our everyday life

Birthday Party Ice Breakers and Games for Kids

by Kimberly Dyke, studioD

Party games and icebreakers can engage kids during a birthday party to help them get over the shyness of meeting new people, or just to get everyone warmed up and ready to enjoy themselves. Games can last a few minutes or continue through the duration of the party, depending on the age of the party guests and their attention spans.

Outdoor Games

For an outdoor party, parents can organize classic picnic games. Have half of the guests draw a name from a hat to select their partner in a three-legged race, line everyone up together for a sack race in old pillow cases, or try the egg-on-a-spoon relay race with teams. For some wet and wild time, plan a water balloon toss competition or set up targets to shoot with water pistols -- hang plastic toys from a tree, paint a bulls-eye on a piece of cardboard, or tack balloons to a cork board.

Circle Games

Playing circle games is an easy way to get your party guests to connect and laugh together. Do you remember playing the rumor game as a kid at camp? One person starts by whispering something to the person next to them. That person whispers it to the next person, and so forth, until the message has passed through the entire circle. Kids delight in seeing how the message changes with each person. Other vintage circle games include hot potato, duck duck goose, and the string game. For the string game, participants take turns tossing a ball of yarn to someone else in the circle while still holding their end of the string. Whoever catches the ball must answer a question about themselves, such as, “What is your favorite hobby?” or “What is your favorite dessert?” The string forms a web between the guests that helps make them feel connected to each other.


Plan an adventure to add some excitement to your child’s birthday party. Indoors, hide the pieces to a puzzle throughout the party space, and direct the children to search for them. Everyone who finds a piece must bring it to a center area to try to build the puzzle together. For an outdoor adventure, plan a scavenger hunt that gathers physical pieces like acorns and leaves, or design a digital hunt where kids take pictures of the items on their list, such as a blue house or a red bird. Treasure hunts are also well-loved, and help unite kids together to figure out clues, follow a map, and find the treasure that Mom and Dad have hidden away in a secret place.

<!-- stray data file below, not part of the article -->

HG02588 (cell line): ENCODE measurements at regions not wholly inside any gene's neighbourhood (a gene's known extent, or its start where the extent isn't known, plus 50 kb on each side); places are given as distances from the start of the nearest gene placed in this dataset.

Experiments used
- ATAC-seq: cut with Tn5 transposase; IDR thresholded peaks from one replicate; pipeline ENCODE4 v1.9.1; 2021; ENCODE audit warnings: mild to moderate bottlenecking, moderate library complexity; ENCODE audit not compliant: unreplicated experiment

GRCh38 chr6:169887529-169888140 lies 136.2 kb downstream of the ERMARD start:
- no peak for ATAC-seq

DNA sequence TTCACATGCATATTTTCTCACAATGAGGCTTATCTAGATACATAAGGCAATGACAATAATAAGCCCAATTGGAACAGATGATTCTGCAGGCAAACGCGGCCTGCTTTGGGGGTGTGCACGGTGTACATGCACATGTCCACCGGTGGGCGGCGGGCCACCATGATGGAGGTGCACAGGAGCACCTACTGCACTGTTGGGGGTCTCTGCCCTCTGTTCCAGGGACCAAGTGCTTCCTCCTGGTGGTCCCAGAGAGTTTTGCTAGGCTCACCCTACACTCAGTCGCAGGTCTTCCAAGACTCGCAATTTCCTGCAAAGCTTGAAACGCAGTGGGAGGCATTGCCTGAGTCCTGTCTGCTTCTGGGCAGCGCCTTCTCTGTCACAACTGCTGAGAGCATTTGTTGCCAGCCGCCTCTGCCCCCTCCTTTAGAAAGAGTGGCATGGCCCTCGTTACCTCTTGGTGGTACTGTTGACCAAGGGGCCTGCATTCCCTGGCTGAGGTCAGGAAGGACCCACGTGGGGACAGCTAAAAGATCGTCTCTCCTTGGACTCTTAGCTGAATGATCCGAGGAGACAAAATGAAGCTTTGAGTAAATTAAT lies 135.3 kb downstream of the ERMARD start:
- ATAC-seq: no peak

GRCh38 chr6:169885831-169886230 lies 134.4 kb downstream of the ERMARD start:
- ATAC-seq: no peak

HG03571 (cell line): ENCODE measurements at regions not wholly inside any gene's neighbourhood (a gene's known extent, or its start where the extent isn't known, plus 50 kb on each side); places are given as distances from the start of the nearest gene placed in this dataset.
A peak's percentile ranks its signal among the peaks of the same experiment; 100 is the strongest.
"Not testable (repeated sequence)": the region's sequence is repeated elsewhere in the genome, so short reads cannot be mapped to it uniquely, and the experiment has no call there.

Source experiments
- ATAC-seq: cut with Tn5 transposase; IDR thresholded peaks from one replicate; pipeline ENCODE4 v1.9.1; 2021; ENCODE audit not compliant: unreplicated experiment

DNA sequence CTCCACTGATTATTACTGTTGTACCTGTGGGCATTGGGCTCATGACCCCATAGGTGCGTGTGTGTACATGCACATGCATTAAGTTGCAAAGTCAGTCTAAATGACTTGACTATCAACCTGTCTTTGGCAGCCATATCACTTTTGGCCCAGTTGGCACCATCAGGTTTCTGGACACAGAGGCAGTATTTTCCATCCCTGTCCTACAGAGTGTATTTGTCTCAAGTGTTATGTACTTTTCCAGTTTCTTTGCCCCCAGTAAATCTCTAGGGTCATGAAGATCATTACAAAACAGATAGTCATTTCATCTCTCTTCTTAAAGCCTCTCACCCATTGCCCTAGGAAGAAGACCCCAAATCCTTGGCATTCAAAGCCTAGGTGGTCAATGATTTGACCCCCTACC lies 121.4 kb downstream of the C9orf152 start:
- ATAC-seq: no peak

Music and Dance

Most kids love to dance and listen to music. Get everyone on their feet with a quick game of musical chairs or teach an easy-to-learn dance, like the Hula or the Electric Slide. Party goers will line up for a chance to do the limbo to some groovy reggae music, and when everyone is warmed up, why not host a dance-off, where kids can dance until they drop into a heap of laughter?

About the Author

Kimberly Dyke is a Spanish interpreter with a B.A. in language and international trade from Clemson University. She began writing professionally in 2010, specializing in education, parenting and culture. Currently residing in South Carolina, Dyke has received certificates in photography and medical interpretation.

Photo Credits

  • Digital Vision./Digital Vision/Getty Images